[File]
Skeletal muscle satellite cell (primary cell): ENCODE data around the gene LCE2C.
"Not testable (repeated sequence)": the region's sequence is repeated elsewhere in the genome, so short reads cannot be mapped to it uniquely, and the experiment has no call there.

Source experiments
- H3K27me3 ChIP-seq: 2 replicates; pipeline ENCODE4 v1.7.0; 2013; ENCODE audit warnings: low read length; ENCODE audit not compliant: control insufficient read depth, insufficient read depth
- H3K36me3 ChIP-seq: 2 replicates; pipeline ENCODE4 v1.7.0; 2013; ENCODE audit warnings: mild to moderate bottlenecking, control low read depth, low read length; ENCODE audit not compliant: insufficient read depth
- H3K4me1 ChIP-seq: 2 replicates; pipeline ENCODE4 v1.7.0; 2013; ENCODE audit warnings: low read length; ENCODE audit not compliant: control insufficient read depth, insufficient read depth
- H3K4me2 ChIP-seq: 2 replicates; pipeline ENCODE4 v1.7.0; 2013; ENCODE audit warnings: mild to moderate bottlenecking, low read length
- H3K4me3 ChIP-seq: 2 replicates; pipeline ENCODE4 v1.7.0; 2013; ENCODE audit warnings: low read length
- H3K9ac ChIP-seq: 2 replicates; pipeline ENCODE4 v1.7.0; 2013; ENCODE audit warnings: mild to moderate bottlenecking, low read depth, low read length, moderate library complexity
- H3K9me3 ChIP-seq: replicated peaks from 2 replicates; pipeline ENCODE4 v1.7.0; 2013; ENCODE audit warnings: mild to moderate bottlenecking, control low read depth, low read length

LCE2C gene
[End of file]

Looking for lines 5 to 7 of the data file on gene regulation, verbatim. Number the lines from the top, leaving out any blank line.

- H3K36me3 ChIP-seq: 2 replicates; pipeline ENCODE4 v1.7.0; 2013; ENCODE audit warnings: mild to moderate bottlenecking, control low read depth, low read length; ENCODE audit not compliant: insufficient read depth
- H3K4me1 ChIP-seq: 2 replicates; pipeline ENCODE4 v1.7.0; 2013; ENCODE audit warnings: low read length; ENCODE audit not compliant: control insufficient read depth, insufficient read depth
- H3K4me2 ChIP-seq: 2 replicates; pipeline ENCODE4 v1.7.0; 2013; ENCODE audit warnings: mild to moderate bottlenecking, low read length